1. You can sing pretty much anything to a baby
And you will. Starting off quite sensibly with nursery rhymes, I quickly realised I’d forgotten many of those a long time ago. This resorted in singing some of my favourite songs, then singing a basic running commentary of life. It’s amazing just how much singing about wiping drool or putting on shoes can calm a baby.
2. Poo is a hot topic
I can honestly say I’ve never talked about poo so much in my life – and I suffer from IBS! Pre-arrival of baby M, we were warned by a friend that all myself and the other half would find to talk to each other about would be baby M, and his bowel movements in particular. We didnt believe her. Not only is it something which we both discuss, it seems like an open topic of discussion amongst grandparents, relatives and fellow parents. From first poo (an experience in itself) to different consistencies and even times or places to poo, I have found myself talking about the poo of someone else far more than I ever thought I would.
3. It’s easier to tell your partner off through your children
Not very practical, helpful or mature, but it’s quite therapeutic to the sleep deprived new mother. Things like “don’t cry because daddy hasn’t done the dishes” or “we can’t do X because daddy has left Y dirty/a mess” are favourites. Bonus points for also turning into a song a-la point 1.
4. You may call your child names
In a state of exhaustion, parenting confusion or frustration, you may find yourself calling your child names. Or maybe that’s just me. A particularly hard-going evening saw me call baby M an arsehole when he wouldn’t stop crying after a 5am feed, and decided to skite his dirty nappy across my bed.
5. Sleep is currency
Another thing we were warned about was the daily sleep debate that would ensue as we tried to get used to a sleep deprived life. After a couple of weeks of bickering over who’s had most sleep, the other half and I have learned to use sleep as currency. This goes something along the lines of me exchanging a lie-in in the morning to get up with baby at 6am, letting daddy sleep on while we get up and start our day. In return, he will exchange an early night for a later feed while I take my weary ass to bed, or vice versa. It’s all about working together and realising that actually it’s just not practical to always wake, sleep or even watch TV together any more.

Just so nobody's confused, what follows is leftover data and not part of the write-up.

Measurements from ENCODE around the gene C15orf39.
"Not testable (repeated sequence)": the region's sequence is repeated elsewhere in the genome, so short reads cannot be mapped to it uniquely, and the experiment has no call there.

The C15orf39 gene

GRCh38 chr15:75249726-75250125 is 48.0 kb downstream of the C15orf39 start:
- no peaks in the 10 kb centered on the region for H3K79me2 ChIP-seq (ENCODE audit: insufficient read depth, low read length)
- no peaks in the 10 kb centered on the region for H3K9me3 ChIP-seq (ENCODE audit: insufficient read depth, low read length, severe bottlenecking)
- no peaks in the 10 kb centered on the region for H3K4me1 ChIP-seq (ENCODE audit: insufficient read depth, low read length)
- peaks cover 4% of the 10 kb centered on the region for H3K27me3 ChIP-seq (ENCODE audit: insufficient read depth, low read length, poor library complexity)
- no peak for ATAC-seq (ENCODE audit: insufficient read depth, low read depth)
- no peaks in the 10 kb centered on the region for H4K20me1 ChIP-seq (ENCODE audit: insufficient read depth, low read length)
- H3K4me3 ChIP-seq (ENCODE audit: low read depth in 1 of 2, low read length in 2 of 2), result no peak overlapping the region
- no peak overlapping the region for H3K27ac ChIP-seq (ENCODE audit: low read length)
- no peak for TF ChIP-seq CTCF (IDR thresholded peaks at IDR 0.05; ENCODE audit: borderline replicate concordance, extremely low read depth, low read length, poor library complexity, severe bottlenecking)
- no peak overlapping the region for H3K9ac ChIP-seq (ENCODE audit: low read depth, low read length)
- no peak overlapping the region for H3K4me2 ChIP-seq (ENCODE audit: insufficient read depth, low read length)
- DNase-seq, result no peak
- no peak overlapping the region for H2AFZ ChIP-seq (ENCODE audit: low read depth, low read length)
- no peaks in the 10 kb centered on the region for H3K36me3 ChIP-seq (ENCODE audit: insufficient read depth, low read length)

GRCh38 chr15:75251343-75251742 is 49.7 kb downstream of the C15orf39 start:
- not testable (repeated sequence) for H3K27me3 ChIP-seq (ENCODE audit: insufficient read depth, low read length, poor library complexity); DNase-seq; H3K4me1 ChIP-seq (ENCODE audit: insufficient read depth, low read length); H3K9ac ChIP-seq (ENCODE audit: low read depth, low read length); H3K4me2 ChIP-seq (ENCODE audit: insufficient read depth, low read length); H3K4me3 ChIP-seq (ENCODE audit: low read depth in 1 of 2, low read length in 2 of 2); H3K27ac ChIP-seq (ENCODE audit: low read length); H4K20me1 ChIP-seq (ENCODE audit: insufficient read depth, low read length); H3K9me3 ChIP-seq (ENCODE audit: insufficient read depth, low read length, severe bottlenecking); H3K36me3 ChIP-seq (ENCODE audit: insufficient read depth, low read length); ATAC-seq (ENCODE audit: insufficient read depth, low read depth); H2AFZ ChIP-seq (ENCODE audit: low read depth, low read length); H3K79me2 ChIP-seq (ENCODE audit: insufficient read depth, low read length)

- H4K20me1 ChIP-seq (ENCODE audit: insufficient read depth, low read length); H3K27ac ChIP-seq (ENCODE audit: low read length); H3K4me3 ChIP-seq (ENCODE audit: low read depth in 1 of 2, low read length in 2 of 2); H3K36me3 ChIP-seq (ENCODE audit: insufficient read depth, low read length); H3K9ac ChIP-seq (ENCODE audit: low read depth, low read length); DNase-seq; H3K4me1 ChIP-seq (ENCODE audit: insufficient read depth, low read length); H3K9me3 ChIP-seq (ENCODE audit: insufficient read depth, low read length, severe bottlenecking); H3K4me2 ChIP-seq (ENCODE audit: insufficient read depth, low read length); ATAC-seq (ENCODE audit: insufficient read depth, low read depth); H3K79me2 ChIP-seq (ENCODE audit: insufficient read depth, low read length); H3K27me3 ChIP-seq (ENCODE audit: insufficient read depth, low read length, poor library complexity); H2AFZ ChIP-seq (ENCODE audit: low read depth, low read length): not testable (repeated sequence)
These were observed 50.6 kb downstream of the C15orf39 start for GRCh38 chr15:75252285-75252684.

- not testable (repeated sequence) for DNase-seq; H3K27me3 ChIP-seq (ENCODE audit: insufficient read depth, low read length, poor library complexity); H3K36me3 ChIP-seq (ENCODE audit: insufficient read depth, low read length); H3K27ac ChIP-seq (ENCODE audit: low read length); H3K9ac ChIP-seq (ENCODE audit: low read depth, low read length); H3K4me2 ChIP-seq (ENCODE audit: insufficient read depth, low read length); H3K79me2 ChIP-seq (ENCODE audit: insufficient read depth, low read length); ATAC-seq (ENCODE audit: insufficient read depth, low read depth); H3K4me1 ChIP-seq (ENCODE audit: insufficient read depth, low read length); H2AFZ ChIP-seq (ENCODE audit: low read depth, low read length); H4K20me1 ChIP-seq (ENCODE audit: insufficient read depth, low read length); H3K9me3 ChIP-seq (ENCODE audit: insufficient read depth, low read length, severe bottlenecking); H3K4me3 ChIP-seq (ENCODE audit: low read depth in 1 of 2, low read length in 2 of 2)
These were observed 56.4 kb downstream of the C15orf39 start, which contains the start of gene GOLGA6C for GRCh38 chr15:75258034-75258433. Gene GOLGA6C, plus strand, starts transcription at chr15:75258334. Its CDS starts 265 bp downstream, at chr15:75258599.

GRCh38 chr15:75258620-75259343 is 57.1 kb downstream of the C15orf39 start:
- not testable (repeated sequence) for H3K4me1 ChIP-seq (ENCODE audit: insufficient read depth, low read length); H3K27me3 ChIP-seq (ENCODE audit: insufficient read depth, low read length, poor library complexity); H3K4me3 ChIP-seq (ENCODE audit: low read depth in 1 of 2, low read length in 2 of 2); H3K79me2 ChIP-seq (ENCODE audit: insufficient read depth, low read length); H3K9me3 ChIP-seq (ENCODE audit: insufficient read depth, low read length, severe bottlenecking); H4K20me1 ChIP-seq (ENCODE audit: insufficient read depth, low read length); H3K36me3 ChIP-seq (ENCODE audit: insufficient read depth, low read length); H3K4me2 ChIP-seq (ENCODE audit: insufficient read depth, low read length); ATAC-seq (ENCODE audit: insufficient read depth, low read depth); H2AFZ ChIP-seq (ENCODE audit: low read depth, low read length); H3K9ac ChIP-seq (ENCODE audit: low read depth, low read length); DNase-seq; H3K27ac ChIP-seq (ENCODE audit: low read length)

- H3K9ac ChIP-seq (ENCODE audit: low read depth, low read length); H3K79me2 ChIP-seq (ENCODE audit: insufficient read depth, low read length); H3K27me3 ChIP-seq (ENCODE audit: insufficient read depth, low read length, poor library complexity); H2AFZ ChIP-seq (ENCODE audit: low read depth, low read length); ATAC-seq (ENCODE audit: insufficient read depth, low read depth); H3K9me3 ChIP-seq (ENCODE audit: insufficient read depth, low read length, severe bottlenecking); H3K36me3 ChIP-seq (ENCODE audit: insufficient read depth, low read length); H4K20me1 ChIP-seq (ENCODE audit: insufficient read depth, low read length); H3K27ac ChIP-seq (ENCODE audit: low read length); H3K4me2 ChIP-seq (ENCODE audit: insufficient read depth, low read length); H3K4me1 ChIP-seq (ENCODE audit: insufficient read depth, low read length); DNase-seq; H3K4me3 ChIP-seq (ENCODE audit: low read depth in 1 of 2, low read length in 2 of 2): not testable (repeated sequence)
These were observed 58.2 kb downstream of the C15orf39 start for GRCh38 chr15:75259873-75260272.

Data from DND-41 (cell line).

6. It’s not always possible to sleep while they are sleeping
The advice given from countless health professionals, books and well-meaning relatives is unfortunately not always practical. Yes, by all means sleep when your child sleeps if you can. But in the first few days, possibly weeks, you will find your home turn into a local Starbucks as friends, family, colleagues and friends of grandparents all pop by for a cuppa and a cuddle. While it’s lovely that everyone wants to meet your bundle of joy (who doesn’t love a cuddle from a newborn?) It can also be frustrating when they come at the only time your baby is willing to sleep soundly for more than half an hour. It’s not the fault of visitors or anyone really, as newborns are so unpredictable, but it doesn’t stop you wishing you could trade places with the little angel in the Moses basket as they snore while you prop your eyelids open with matchstick trying to entertain visitors that don’t want to waken said angel.
7. Babies make the weirdest noises
Like, really weird noises that I hope my baby eventually grows out of. I’m not just talking sighs or whimpers in his sleep either – those may be annoying, but they’re not that weird. It’s the smacking sounds with the mouth, clicking, nasal noises and more that will inevitably wake you up and see you hovering over their crib using the light of your phone to make sure all their body parts are still in the same place, and that they are still, in fact, breathing. Meanwhile, they couldn’t care less, probably dreaming about swimming in a bath of milk.
Of course every day as a new parent is a learning curve, and there’s far more to wrap your head around, adapt to and learn from – no matter how many books you read or fellow parents you speak to. So no doubt there will be another similar post when baby M has reached 2 months and uncovered at least 7 more unexpected changes to our lives.